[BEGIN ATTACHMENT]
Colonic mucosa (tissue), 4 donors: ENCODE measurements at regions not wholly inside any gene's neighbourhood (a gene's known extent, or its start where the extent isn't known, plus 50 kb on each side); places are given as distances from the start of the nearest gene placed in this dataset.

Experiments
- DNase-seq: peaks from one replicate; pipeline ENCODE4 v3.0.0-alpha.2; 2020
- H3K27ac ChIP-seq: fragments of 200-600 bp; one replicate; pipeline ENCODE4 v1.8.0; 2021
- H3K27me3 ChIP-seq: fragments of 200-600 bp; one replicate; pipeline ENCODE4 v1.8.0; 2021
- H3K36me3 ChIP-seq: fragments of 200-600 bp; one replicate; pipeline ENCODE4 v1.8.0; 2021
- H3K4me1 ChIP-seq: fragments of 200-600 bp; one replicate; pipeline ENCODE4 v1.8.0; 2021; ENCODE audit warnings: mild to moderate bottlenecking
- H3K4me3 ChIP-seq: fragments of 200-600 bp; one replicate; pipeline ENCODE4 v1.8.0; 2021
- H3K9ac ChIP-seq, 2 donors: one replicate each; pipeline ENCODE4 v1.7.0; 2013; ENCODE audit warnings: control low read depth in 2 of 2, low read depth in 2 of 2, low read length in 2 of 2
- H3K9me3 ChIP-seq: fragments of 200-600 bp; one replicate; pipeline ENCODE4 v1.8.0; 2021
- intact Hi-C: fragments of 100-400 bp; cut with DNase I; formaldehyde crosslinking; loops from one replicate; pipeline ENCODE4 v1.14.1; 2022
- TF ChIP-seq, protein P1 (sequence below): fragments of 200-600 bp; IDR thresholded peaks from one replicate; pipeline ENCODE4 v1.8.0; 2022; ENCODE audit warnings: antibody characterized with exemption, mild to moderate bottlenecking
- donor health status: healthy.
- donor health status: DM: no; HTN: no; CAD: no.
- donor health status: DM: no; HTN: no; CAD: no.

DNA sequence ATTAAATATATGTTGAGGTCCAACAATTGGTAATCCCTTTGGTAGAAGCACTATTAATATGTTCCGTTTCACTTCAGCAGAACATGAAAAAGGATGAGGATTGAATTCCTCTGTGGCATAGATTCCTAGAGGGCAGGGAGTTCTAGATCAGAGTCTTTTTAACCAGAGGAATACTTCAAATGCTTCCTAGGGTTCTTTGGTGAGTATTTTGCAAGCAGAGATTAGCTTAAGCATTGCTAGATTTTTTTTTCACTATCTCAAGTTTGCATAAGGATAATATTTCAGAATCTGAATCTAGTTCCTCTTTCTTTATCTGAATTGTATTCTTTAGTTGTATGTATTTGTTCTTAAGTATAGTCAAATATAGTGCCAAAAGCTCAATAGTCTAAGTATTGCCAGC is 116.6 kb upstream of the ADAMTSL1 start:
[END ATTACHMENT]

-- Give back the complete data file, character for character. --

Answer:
Colonic mucosa (tissue), 4 donors: ENCODE measurements at regions not wholly inside any gene's neighbourhood (a gene's known extent, or its start where the extent isn't known, plus 50 kb on each side); places are given as distances from the start of the nearest gene placed in this dataset.

Experiments
- DNase-seq: peaks from one replicate; pipeline ENCODE4 v3.0.0-alpha.2; 2020
- H3K27ac ChIP-seq: fragments of 200-600 bp; one replicate; pipeline ENCODE4 v1.8.0; 2021
- H3K27me3 ChIP-seq: fragments of 200-600 bp; one replicate; pipeline ENCODE4 v1.8.0; 2021
- H3K36me3 ChIP-seq: fragments of 200-600 bp; one replicate; pipeline ENCODE4 v1.8.0; 2021
- H3K4me1 ChIP-seq: fragments of 200-600 bp; one replicate; pipeline ENCODE4 v1.8.0; 2021; ENCODE audit warnings: mild to moderate bottlenecking
- H3K4me3 ChIP-seq: fragments of 200-600 bp; one replicate; pipeline ENCODE4 v1.8.0; 2021
- H3K9ac ChIP-seq, 2 donors: one replicate each; pipeline ENCODE4 v1.7.0; 2013; ENCODE audit warnings: control low read depth in 2 of 2, low read depth in 2 of 2, low read length in 2 of 2
- H3K9me3 ChIP-seq: fragments of 200-600 bp; one replicate; pipeline ENCODE4 v1.8.0; 2021
- intact Hi-C: fragments of 100-400 bp; cut with DNase I; formaldehyde crosslinking; loops from one replicate; pipeline ENCODE4 v1.14.1; 2022
- TF ChIP-seq, protein P1 (sequence below): fragments of 200-600 bp; IDR thresholded peaks from one replicate; pipeline ENCODE4 v1.8.0; 2022; ENCODE audit warnings: antibody characterized with exemption, mild to moderate bottlenecking
- donor health status: healthy.
- donor health status: DM: no; HTN: no; CAD: no.
- donor health status: DM: no; HTN: no; CAD: no.

DNA sequence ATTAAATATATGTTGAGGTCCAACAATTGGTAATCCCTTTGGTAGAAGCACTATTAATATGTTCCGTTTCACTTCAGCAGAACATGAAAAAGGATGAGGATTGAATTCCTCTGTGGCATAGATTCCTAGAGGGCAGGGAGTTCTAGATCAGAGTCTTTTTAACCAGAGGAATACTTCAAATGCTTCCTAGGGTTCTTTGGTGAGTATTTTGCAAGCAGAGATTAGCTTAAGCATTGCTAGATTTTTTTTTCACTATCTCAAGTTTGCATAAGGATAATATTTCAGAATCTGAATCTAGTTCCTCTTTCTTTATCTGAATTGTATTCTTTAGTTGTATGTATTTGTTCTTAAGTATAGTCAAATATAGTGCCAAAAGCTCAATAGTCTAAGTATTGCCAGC is 116.6 kb upstream of the ADAMTSL1 start: